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Thursday, February 05, 2004

What happened to the wounded?

Suicide Bomb Survivors Face Worlds Blown Apart
Washington Post, by Keith B. Richburg: JERUSALEM -- Alona Shaportova immigrated here from Ukraine with her parents when she was 10. Soon she was speaking Hebrew, English and some Arabic, as well as Russian.

Ask Alona how old she is today and she hesitates, and begins to count out loud, "One, two, three, four" until she gets to 17. She looks to her mother for verification and gets a nod of approval.

Counting is a chore for Alona, reading is impossible, and she can manage only slowly to write her name. Two years ago, Alona and a friend were at Tel Aviv's popular seaside Dolphinarium discotheque when a Palestinian wearing explosives and copper ball bearings blew himself up outside, killing 21 people, mostly teenagers, and wounding 100 others.

Alona was among the most critically injured. When five ball bearings smashed into her head and face, her left eye was shattered, the teeth on the left side of her mouth were knocked out and the left side of her brain was torn away, leaving her paralyzed on the right side and mentally impaired for good.

The blond-haired, blue-eyed girl, who once thought of becoming a model, now has a plastic prosthetic and a mop of curls that artfully cover the missing part of her head.

For thousands of Israeli families like the Shaportovas, the suicide bombings of the last three years have been a life-shattering, life-altering experience. The attacks make headlines with the numbers killed -- about 500 Israelis and foreigners have been killed in suicide attacks on civilians since the beginning of the current Palestinian uprising in September 2000. But for all those killed, there are many, many more left alive but burned, maimed, scarred, blinded, paralyzed, hearing-impaired, missing limbs and often requiring long-term care.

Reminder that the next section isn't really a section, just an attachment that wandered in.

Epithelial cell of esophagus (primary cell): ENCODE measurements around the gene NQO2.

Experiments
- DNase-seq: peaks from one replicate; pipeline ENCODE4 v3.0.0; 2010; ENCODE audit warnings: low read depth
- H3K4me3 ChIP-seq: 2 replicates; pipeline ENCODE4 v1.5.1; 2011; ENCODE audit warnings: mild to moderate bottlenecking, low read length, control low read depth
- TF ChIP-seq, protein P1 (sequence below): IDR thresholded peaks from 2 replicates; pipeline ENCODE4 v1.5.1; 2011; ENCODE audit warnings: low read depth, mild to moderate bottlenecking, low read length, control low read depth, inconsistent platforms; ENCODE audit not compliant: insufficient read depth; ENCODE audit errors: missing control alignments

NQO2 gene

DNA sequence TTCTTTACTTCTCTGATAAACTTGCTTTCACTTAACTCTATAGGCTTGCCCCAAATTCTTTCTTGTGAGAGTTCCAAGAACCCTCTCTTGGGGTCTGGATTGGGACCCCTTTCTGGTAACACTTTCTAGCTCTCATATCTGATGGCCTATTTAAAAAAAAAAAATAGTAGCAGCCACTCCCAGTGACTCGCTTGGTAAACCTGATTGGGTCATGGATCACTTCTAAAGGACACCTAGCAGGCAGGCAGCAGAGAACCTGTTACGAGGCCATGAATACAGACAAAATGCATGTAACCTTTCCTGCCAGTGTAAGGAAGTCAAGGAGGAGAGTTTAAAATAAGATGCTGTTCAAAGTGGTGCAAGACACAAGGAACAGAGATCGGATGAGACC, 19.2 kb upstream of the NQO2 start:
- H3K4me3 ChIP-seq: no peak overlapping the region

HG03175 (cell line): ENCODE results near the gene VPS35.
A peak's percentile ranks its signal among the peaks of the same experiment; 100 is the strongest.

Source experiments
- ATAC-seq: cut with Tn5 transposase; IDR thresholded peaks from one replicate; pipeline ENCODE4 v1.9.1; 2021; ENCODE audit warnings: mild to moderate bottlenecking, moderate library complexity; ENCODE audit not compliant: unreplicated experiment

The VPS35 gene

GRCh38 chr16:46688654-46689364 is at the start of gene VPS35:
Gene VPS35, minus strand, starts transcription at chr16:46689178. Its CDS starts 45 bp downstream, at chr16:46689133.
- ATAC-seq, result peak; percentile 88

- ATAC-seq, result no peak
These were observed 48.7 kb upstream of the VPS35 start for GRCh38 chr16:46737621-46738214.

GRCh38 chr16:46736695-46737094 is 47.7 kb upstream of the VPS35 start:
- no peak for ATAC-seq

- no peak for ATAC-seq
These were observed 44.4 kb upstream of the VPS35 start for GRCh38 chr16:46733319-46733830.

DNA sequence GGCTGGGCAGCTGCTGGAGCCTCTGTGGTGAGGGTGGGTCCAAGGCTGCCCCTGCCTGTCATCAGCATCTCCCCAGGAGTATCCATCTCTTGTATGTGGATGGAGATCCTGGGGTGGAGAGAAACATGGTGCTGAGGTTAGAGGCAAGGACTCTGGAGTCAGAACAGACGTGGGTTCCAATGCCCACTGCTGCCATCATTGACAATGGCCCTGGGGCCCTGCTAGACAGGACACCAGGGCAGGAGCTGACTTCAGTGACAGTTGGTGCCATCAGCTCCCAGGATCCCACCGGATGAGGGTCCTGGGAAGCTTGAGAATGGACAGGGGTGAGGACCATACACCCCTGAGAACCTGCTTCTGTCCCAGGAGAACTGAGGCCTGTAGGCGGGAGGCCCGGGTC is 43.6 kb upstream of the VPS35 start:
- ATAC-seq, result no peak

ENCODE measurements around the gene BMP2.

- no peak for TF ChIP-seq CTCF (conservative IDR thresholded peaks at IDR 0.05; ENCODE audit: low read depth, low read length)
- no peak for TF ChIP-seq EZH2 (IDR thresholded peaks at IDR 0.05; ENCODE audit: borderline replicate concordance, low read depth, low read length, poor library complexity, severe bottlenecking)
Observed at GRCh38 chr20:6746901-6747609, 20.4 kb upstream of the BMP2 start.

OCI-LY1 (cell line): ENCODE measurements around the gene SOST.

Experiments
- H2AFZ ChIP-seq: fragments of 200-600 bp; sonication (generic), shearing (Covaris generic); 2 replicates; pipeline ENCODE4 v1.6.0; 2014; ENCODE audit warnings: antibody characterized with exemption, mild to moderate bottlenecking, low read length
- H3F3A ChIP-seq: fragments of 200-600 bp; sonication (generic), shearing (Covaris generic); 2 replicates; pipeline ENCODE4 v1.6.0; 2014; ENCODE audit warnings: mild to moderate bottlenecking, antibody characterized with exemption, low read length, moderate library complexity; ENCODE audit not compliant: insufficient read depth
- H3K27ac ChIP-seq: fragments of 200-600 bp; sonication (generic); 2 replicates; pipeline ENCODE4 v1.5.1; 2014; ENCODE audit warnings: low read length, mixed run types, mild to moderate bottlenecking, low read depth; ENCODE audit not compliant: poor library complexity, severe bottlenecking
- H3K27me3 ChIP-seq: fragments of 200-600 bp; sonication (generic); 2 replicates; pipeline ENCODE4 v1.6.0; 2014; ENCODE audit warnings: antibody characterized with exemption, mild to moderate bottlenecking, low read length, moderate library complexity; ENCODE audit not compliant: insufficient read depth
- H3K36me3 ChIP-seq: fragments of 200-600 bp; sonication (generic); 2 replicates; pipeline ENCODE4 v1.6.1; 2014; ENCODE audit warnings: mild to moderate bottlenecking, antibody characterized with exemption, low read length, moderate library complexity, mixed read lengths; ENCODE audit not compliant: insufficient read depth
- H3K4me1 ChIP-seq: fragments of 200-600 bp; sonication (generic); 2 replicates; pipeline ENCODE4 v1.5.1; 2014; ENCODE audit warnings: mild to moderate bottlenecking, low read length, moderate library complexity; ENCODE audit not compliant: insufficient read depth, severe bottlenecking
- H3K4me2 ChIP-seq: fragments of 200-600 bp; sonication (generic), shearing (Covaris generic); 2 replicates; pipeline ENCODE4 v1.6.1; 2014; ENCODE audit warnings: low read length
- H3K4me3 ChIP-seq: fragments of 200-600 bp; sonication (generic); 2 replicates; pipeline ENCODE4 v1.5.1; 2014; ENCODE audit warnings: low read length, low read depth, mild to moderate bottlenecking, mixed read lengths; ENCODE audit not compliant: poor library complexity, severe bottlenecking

A case-by-case review of Israeli government records indicates more than 3,000 people have been injured in suicide bombings, not counting other types of attacks.

Their suffering is often intensified by the rudimentary and ruthless technology of the bombmakers; the explosives are wrapped with screws and ball bearings, causing multiple lacerations and punctures for those in the blast vicinity.

Some Israelis are still hospitalized from wounds sustained in suicide attacks months, even years ago; many more require repeated hospital visits and follow-up operations. Dozens are unable to work. And families have been forced to alter their lives to care for a wounded family member.

Alona's mother, Irina, says caring for her daughter has become her full-time job. She needs to help her daughter get dressed, takes her to a special school and shuttles her constantly to the hospital for care and rehabilitation therapy. "I'm really stressed by all of this," said Irina, who quit working after her daughter was injured. "I have no choice. I have only one daughter."